While there are already portable systems designed to detect cocaine in peoples' systems, the devices can't tell how much of the drug has been taken. Additionally, they sometimes produce false positives – they say that cocaine is present when it isn't. That's where a new test designed by the University of Surrey and Advion Ltd comes in. Not only is it reportedly more reliable than existing technology, but it also measures quantities of cocaine in the body.

Designed to be administered quickly and inexpensively at sites such as roadside checkstops, workplaces or prisons, the test incorporates a miniature mass spectrometer made by Advion.

A urine or saliva sample is placed in the device, which uses chromatography to separate cocaine from other compounds within that sample – and to see how much of it is present. The spectrometer also measures levels of benzoylecgonine, a chemical which is created by the body when cocaine is metabolized.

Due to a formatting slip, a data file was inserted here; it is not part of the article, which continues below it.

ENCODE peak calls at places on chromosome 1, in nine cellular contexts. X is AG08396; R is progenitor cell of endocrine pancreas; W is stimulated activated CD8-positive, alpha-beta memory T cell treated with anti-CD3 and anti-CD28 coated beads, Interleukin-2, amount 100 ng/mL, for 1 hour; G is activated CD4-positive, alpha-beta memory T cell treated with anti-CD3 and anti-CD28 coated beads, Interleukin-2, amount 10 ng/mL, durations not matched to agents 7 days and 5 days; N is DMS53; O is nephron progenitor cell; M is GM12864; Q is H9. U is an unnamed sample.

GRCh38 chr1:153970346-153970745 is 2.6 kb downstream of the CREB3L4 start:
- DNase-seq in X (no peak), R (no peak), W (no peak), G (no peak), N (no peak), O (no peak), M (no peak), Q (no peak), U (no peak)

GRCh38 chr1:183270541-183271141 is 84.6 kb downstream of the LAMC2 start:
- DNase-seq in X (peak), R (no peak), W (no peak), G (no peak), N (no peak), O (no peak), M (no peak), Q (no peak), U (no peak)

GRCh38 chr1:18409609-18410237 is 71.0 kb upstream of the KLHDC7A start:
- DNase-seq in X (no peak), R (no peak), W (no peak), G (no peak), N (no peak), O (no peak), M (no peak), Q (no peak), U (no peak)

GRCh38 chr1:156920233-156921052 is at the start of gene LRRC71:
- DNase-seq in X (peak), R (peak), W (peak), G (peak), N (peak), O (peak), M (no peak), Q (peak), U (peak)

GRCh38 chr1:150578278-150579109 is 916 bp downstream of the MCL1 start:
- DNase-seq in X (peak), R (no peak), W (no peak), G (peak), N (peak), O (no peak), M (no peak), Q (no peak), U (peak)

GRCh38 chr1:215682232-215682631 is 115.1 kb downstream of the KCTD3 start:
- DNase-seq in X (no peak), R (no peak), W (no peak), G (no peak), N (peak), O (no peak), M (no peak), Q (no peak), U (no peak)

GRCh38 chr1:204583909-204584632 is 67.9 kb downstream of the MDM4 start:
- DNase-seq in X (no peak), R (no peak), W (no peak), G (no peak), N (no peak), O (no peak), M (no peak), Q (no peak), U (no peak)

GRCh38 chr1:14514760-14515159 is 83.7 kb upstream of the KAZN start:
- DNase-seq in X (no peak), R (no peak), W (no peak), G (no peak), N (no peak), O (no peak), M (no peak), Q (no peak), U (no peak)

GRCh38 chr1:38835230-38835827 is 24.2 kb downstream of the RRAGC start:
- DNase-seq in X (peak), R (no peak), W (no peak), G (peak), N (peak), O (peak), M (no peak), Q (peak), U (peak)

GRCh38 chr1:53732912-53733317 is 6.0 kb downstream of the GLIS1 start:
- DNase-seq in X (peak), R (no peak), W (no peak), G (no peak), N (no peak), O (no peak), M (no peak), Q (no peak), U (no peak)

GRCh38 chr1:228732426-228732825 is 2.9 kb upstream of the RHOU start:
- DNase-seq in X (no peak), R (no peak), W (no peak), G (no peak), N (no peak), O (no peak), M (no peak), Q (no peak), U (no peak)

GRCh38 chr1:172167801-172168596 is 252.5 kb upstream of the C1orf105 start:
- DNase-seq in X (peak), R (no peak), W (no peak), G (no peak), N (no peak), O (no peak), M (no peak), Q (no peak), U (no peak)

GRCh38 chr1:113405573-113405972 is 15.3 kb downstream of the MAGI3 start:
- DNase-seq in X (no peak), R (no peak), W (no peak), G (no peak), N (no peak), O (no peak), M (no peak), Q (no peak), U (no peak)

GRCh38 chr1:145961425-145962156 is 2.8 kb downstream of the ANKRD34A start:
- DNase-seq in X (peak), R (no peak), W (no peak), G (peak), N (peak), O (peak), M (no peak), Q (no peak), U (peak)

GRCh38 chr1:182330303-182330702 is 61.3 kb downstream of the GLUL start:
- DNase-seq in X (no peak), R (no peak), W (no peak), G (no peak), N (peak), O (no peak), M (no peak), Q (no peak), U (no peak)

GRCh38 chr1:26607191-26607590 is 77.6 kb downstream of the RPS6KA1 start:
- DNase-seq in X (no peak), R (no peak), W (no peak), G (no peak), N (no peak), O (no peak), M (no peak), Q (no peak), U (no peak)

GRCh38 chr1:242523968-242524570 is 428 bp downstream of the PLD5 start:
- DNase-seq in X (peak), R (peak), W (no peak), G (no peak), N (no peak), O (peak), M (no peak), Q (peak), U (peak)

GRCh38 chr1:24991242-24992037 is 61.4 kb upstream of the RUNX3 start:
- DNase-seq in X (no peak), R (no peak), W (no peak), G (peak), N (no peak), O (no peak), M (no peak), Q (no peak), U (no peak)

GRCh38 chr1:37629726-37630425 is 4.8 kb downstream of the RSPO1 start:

By contrast, traditional portable tests typically use antibody reagents that bind to cocaine. The problem is, those tests don't differentiate between large and small amounts, plus the antibodies can also bind to other substances, creating false positive readings.

"Surface mass spectrometry is used in a wide range of disciplines to obtain chemical information from the surface of a sample," says PhD student Mahado Ismail, lead author of a paper on the study. "However until now it has not been possible to translate this method to low cost, portable testing."

The scientists are now looking at applying the technology to testing for other illicit drugs. Their paper was recently published in the journal Analytical Methods.

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